Video of Police Behaving Badly: New ACLU App to Prevent Cops From Deleting It
Benjamin Brown being cuffed after he was pulled over in Colorado Springs, allegedly because his windshield is cracked. More photos and a video below.
YouTube file photo
Last week, we told you that the ACLU of Colorado had agreed to defend Ryan and Benjamin Brown.
The brothers were pulled over by Colorado Springs police earlier this year and treated roughly even though the reason for the stop was ostensibly a cracked windshield.
Ryan was eventually charged with obstructing and resisting the officers, even though the ACLU believes a video he took of the incident shows him doing nothing of the sort. The clip is on view below.
But what if police had confiscated the phone, as happened to Jessica Benn during a protest of a police-custody death in Baltimore held in Denver late last month, or forced him to delete the video? The public might never have learned about this alleged example of racial profiling.
To prevent such a possibility, the ACLU is developing a new app that will prevent such images from disappearing by automatically uploading the file to the organization.
The concept has been gaining popularity over recent years, notes ACLU of Colorado communications director John Krieger.
An officer pointing a Taser at Ryan Brown, from the video shared here.
YouTube file photo
"The first-ever police-accountability app from the ACLU was the New York Civil Liberties Union app for the stop-and-frisk act," Krieger notes. "It was called 'Stop-and-Frisk Watch,' and it was developed as a way to recognize and research trends around police usage of stop-and-frisk in New York. It was an accountability tool, but also a research too: When people experienced a stop-and-frisk, they could report that to the New York Civil Liberties Union, which could then look at all the stops and determine if there was a racial bias. And it also allowed people to record these interactions and send the recordings directly to them, so that they could be sure the recordings were preserved and protected — and that ended up being the most popular feature.
"Since then, several other states have developed their own apps," including Missouri and Oregon, Krieger continues. "There are about ten that now have a mobile-justice app that allows you to record your interaction with police officers and send in notes and a request for legal assistance if you feel your rights have been violated. And the app also contains a know-your-rights guide in both English and Spanish."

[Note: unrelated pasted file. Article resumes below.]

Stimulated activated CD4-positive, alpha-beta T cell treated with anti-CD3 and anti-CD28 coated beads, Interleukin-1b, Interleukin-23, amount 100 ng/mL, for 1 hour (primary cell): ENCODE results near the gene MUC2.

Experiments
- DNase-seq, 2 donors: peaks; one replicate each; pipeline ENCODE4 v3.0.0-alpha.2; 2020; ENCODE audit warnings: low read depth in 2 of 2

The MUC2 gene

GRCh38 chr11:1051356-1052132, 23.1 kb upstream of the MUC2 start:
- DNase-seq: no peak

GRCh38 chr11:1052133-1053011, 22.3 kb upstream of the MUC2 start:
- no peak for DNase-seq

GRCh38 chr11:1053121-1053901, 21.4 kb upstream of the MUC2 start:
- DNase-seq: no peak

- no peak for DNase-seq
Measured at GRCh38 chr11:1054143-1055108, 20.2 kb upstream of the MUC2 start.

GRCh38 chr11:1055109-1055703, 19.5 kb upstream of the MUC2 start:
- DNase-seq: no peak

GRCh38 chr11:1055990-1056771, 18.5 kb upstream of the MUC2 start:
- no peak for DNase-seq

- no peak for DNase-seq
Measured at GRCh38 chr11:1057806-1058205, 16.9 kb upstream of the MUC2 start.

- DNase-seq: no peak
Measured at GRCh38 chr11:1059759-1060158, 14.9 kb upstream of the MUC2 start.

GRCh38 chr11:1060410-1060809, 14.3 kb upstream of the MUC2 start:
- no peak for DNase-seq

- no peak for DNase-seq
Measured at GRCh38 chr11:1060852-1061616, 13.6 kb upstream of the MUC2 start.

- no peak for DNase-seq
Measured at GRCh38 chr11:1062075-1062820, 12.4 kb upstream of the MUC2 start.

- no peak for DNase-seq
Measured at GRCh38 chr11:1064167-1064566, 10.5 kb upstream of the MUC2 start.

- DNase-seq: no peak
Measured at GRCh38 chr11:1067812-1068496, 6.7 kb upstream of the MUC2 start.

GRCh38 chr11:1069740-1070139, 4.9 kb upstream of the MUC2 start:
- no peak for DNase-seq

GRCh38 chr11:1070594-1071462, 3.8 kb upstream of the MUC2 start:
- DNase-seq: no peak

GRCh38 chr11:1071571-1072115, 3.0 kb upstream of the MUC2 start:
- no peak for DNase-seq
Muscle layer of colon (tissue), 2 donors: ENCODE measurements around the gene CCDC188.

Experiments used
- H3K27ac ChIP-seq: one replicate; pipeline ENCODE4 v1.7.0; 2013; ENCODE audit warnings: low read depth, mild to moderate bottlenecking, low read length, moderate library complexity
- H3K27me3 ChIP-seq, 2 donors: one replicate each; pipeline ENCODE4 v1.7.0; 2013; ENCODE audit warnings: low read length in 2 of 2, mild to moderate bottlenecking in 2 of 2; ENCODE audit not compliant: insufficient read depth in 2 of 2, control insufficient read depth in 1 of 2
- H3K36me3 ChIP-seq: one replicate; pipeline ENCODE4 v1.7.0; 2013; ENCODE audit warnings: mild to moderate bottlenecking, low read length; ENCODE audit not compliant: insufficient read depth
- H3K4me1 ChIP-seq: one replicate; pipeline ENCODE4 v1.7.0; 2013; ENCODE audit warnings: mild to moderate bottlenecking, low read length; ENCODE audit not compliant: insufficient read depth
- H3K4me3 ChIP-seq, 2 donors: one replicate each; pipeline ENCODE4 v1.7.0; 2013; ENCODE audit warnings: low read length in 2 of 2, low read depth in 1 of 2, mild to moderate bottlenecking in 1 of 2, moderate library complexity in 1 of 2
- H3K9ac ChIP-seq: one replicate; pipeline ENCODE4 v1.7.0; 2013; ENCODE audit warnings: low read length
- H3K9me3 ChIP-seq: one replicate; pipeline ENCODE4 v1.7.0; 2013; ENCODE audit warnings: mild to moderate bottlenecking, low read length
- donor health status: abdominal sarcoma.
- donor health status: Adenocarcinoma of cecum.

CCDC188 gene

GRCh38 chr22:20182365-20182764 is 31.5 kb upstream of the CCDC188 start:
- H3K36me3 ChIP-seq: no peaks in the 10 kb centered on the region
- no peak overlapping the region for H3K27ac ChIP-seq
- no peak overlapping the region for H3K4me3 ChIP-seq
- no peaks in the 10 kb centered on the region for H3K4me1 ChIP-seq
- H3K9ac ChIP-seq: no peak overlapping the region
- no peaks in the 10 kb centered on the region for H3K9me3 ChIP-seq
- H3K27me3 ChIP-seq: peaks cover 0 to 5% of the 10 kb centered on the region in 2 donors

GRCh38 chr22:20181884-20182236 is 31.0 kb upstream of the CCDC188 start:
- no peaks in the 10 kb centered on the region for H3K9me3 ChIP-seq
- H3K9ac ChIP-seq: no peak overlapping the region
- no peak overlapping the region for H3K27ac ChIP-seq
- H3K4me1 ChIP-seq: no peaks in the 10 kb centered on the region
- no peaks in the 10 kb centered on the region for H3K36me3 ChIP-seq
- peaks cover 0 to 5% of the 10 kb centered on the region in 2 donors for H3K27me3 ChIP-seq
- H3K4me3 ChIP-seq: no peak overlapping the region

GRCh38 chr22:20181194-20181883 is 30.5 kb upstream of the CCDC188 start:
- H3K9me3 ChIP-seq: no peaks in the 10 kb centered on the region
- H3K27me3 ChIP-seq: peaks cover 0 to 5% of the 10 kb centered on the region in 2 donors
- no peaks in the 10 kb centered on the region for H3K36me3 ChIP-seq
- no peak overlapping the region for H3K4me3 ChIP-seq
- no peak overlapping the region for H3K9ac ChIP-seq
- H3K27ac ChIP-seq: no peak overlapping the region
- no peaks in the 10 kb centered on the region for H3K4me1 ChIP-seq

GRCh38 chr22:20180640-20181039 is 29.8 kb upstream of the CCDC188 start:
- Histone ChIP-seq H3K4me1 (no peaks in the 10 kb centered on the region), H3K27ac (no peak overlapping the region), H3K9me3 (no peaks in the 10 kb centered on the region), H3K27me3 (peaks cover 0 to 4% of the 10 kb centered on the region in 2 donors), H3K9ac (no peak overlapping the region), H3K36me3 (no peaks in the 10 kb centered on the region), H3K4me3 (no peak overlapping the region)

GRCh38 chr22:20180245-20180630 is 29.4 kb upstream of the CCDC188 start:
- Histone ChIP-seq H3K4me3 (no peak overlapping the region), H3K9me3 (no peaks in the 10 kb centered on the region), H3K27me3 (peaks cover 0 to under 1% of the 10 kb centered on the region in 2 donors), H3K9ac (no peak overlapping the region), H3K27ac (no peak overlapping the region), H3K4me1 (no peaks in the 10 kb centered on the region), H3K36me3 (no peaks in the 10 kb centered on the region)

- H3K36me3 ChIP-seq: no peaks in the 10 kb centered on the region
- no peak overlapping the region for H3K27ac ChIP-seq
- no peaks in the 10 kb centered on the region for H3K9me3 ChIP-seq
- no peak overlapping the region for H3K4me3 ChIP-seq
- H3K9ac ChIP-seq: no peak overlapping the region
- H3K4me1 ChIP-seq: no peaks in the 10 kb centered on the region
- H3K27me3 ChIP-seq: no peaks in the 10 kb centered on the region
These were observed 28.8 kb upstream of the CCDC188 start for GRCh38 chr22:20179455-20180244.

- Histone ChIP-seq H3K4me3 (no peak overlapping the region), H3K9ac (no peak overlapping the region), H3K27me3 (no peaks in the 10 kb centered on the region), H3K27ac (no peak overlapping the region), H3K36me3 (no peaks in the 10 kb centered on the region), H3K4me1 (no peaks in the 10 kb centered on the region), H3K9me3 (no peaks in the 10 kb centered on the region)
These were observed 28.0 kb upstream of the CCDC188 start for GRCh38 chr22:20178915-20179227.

Such apps have been very popular, Krieger points out.
"Each state that's launched a police-accountability app has quickly had thousands of users download it," he says. "And it's important to us for a couple of reasons. One is that it gives us the ability to look for certain trends when it comes to possible abuses that are widespread. And there's also a commonly occurring problem where police officers have been confiscating phones, destroying phones, destroying video. The feature of having that video automatically uploaded, preserved and protected by the ACLU prevents that."
On top of that, Krieger goes on, "this video will give us the ability to determine just what happened at large scale protests and events. Sometimes police accounts vary widely from what witnesses and people on the ground say. You saw that at the Baltimore protests at Civic Center Park. And the more people with the ability to record video, and the more that video is preserved and protected, the easier it us for us and others to determine what happened."
Another screen capture from the Ryan Brown video.
YouTube file photo
Taking such video is "your First Amendment right," Krieger stresses — and he's heartened by the passage this legislative session of House Bill 15-1290, a measure that codifies this concept in Colorado law. The entire bill is below, but its summary reads:
The bill creates a private right of action against a peace officer's employing law enforcement agency if a person records an incident involving a peace officer and a peace officer destroys the recording or seizes the recording without receiving consent or obtaining a warrant or if the peace officer intentionally interferes with the recording or retaliates against the person making the recording. The person who recorded the peace officer incident is entitled to actual damages, a civil penalty of $15,000, and attorney fees and costs.
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The bill "is expected to be signed by the governor," Krieger says. "It's a first-of-its-kind bill — and one of the reasons we're launching this app is to send a message to both the public and police officers that this right exists. It's an important accountability tool, and we hope people use it."
The app is expected to be available early this summer.
Look below to see the aforementioned Ryan Brown video, followed by House Bill 15-1290.Send your story tips to the author, Michael Roberts.